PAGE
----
Coming together as Midwives Really Helps your Business

Coming together as Midwives Really Helps your Business

Being part of a home birth community, it is really important for a midwife to have peer reviews of care. When there is solo practices “doing their own thing,” keeping up with evidence based care and colleague evaluations are very important. Being able to have regular meetings with other midwives in your community helps boost relationships for call coverage, improvement of client outcomes with educational conferences together, and creates a gateway for clear communication and updating other midwives about changes happening locally and nationally.

Having midwives meet together quarterly create a true sense of midwifery community. Have each midwife rotate responsibilities for the meetings: one sets up an educational presentation, peer review on one good and poor outcome that has happened recently, and another brings national and local updates to present. Depending on how large your out of hospital midwifery community it, the meetings can be local or state wide invitation. I have seen best results when 8-12 midwives get together. Larger groups of 30-50 are better for annual meet ups (maybe local chapters come together). ACNM has many state organized events that Certified Nurse Midwives can attend.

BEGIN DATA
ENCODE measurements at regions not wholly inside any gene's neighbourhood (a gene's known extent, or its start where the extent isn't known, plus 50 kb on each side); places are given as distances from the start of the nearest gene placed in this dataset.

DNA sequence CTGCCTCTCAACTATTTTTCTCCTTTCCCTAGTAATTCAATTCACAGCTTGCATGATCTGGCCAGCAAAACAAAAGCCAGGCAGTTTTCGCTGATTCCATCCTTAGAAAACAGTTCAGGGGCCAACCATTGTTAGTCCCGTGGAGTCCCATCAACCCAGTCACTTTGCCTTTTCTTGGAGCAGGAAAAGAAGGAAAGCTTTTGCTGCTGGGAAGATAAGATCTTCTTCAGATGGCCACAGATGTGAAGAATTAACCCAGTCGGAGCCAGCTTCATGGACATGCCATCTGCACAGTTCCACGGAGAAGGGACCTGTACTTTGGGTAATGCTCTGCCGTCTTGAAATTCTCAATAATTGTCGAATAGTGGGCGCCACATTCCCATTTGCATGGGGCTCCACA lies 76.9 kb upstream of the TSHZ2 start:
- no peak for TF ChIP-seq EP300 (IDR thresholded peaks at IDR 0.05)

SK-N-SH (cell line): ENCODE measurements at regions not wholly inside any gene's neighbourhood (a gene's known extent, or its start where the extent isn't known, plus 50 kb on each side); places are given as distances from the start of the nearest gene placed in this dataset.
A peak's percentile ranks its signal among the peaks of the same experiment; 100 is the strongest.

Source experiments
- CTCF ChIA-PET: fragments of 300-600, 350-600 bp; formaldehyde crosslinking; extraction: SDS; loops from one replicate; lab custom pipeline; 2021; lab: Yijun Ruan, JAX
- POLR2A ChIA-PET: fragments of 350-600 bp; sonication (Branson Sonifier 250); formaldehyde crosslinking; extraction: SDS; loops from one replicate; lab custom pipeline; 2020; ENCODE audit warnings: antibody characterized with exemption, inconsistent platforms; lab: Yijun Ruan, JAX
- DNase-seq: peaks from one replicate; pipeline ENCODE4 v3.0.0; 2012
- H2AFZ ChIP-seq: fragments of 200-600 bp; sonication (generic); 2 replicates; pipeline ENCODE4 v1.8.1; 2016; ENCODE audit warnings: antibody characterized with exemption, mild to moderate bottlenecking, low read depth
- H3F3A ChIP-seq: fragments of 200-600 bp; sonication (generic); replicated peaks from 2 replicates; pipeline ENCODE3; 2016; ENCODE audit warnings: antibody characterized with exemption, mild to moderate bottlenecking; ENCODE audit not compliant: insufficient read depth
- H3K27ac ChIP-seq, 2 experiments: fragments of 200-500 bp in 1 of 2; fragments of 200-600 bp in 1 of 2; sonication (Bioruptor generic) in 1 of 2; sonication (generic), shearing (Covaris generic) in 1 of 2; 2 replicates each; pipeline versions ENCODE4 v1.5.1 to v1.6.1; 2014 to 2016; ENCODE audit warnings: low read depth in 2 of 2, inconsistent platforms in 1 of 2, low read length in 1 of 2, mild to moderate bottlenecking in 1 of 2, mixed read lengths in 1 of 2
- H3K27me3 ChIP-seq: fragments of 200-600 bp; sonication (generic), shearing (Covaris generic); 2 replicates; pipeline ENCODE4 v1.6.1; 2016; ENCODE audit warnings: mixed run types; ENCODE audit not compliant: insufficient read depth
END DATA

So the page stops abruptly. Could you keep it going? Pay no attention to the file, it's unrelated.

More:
These small community run meetings can really help keep accountability to your fellow midwife. Reviewing charts together for educational purposes occur in hospitals all the time. Midwives can learn just as much from a book as from learning from each other mistakes and triumphs. Going over transport outcomes, policies, and keeping up with EMS transport collaboration meetings are essential for good outcomes.

Learning each midwives suggestions of what to try, do, or supplies available to handle similar emergency situations is really helpful in a limited resource setting like home. Your midwife colleagues that do directly what you are doing can give valuable insight to improving processes. Even having discussion of near misses and the good outcomes that occur help newer midwives learn from your personal experience. Newer midwives fresh out of school will have more evidence based styles to try that the seasoned midwives can learn more.

Quarterly meetings help create a sense of community among the midwives. Having similar fee schedules, expectations, risk out criteria, and commission rate to cover call for each other really helps strengthen each midwife’s direct practice. If one midwife doesn’t do VBACs and another one takes client’s that have had 3 prior cesarean sections, it will create tension and hesitancy to cover each other for vacation. Personal time is important and having good working relationships with fellow midwives in community really prevents professional burnout.

Be a leader in your community and reach out to fellow midwives to get meetings started. Even if it is bi-annually, take the time to coordinate get together. Midwives are busy, but being proactive rather than reactive with your outcomes will benefit everyone’s midwifery businesses.